By Charles Burns
Pantheon, 368 pp., $24.95
The smoldering, brilliant ''Black Hole" is Charles Burns's graphic-novel Grunge Guignol depiction of a group of Seattle-area high school students in the early '70s. They have been bitten by a ''bug" that disfigures and sickens them.
Ravenous, sexy Eliza has an attractive tail, shy yet sensual Keith an extra, needy mouth in his neck. Pretty pictures? No. But you can't keep your eyes off them.
The world Burns depicts is irregular and atomized. Most of the action takes place outside school: at parents' houses, in the woods, at a drug dealer's, in a convenience store. Nature spun out of control, nature mutating in order to damage, is the underlying metaphor. The woods are the black hole. The kids can socialize in the woods, get away from it all. But the woods can also trap them.
''Black Hole" begins in biology class as Keith dissects a frog, releasing formaldehyde and giving him a glimpse into a future of cuts and tears. In the next chapter, Keith stumbles into Planet Xeno, a place in the woods where the ghoulies and the creepies live. It's a dark and toxic place, clearings festooned with bone puppets and limbs. Keith and his buddies smoke some weed and come across a horrific camp; Keith wanders off by himself, only to encounter a ghoulie. He slips into a dream in which he joins the legion of the lost.
What happens next is as psychedelic as the art (on the opening page of each chapter, the title lettering evokes Stanley Mouse and Rick Griffin). Keith and Chris and Rob and Dave -- watch your back around Dave -- trade sexual badinage, get stoned, and abandon themselves to their sickness; meanwhile, Chris, Keith's sweetheart and also infected, tries to bond with her girlfriends but can't. As Keith and Chris drop further out, the zombies multiply and the corpses pile up.
Torn between good girl Chris and devil girl Eliza, the hypersensitive Keith falls in love with both. As these rending relationships develop, the characters deepen; so does Keith's horror, his lostness. The girls change, too; Eliza seems to become more ''normal" even as Chris weakens and finally recovers. The story blurs reality and dream. Early on, Keith awakens to a wound incurred in his nightmare, a wound that hurts his waking self. Meanwhile, the specificity and design of Burns's art -- his lettering is crisp, his texture glowing, his imagination fevered -- give his book enormous gravity and new meaning to the term ''graphic." There's nudity and sex here, but the sense of foreboding that shrouds ''Black Hole" and its Columbine atmospherics also blunts its eroticism.
While the narrative traffics in the hallucinatory and the grotesque, Burns's realistic, highly stylized imagery has a unique gloss. He darkens the center of the head to give hair sheen, and he's a master of the telling line, in the tradition of the great illustrator Rockwell Kent.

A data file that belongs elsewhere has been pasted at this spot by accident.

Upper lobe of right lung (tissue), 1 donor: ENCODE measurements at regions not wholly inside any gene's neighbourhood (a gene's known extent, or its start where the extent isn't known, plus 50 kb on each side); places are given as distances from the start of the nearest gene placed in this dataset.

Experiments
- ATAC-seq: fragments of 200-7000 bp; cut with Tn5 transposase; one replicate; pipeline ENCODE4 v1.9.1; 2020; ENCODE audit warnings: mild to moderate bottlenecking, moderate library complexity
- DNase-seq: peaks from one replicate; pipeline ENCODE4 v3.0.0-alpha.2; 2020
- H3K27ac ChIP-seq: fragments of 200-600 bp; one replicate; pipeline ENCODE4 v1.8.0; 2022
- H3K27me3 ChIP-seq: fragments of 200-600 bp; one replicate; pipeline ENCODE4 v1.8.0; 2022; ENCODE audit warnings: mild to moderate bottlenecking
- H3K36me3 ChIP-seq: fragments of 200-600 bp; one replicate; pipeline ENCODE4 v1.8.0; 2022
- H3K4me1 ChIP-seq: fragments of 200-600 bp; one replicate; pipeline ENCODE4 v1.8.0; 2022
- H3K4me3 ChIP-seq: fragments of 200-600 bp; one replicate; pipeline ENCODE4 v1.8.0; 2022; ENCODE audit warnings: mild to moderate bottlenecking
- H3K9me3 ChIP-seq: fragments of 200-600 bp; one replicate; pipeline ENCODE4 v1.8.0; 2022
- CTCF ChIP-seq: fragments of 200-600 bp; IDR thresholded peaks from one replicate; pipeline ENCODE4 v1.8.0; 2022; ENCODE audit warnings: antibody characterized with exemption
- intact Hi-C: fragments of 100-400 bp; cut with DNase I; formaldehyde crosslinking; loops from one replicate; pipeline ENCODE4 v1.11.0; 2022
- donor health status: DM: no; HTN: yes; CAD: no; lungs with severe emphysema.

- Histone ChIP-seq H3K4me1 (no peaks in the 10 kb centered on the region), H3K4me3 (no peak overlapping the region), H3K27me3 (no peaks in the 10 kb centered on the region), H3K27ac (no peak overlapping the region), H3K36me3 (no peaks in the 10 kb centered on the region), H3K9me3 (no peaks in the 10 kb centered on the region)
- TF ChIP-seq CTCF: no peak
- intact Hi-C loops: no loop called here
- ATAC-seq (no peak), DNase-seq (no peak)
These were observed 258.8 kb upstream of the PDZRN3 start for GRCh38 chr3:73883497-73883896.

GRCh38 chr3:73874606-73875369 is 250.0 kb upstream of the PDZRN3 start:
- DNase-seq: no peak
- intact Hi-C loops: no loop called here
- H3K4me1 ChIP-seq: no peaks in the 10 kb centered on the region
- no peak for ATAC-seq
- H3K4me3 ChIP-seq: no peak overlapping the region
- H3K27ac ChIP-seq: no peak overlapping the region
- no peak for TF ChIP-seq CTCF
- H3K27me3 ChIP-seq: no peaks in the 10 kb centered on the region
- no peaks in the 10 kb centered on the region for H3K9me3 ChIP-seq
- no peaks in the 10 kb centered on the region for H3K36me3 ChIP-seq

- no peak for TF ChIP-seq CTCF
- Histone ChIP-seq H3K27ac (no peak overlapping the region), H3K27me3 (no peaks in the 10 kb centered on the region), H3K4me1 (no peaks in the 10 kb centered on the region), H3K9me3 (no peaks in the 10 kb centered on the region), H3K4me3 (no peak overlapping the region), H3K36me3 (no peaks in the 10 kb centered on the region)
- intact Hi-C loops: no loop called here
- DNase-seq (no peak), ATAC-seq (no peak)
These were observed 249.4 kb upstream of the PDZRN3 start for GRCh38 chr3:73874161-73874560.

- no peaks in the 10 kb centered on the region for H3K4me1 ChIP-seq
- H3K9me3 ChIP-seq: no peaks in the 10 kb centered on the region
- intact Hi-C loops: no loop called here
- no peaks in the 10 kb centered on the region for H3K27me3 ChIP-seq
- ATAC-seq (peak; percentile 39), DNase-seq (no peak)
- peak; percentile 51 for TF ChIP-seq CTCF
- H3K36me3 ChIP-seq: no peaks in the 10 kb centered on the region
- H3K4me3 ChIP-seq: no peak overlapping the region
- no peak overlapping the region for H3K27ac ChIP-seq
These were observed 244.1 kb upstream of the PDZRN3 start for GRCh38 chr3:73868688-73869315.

The draftsmanship is vigorous; you can feel how Burns had to push through the art, forcing it to tell his tale. Each page is symmetrical but different. Some have six panels, some five, some three; the frontispiece of each chapter is full page. Every sheet is immediate to the point of urgency.
''Black Hole" evokes ''The River's Edge," a 1986 Keanu Reeves movie in which a teenager murders his girlfriend, leaving her corpse by the river's edge for their friends to inspect and do nothing about. The sensibility of ''Edge" is akin to that of Pearl Jam predecessor Mother Love Bone and Alice in Chains, both Seattle rock bands. The characters in ''Black Hole," like the teenagers of ''Edge" and the figures in much grunge music, are disaffected, emotionally parentless, damaged.
Although it packages 12 comics Burns created between 1995 and 2004, ''Black Hole" feels like a whole, complicated novel, and it's luminously graphic. On the surface, it's a murder mystery, but its shades of AIDS and Columbine make it social commentary about intimacy and ostracism. It's great outsider art as beautiful as it is disturbing.
What makes ''Black Hole" so powerful is the way Burns builds mystery and character at the same time. What makes it graphic is its unpredictable, elegant art, an unsettling blend of pulpy romance comics and those EC horror books that prompted Fredric Wertham to write ''Seduction of the Innocent" in an attempt to stuff sensuality and shock back into the conformist lockbox of the '50s.
Sensuality, Burns knows, can be shocking, even dangerous. What he does so memorably here is blend the erotic and the frightening to create a black hole the reader will want to visit again and again.
Carlo Wolff is a freelance writer in Cleveland.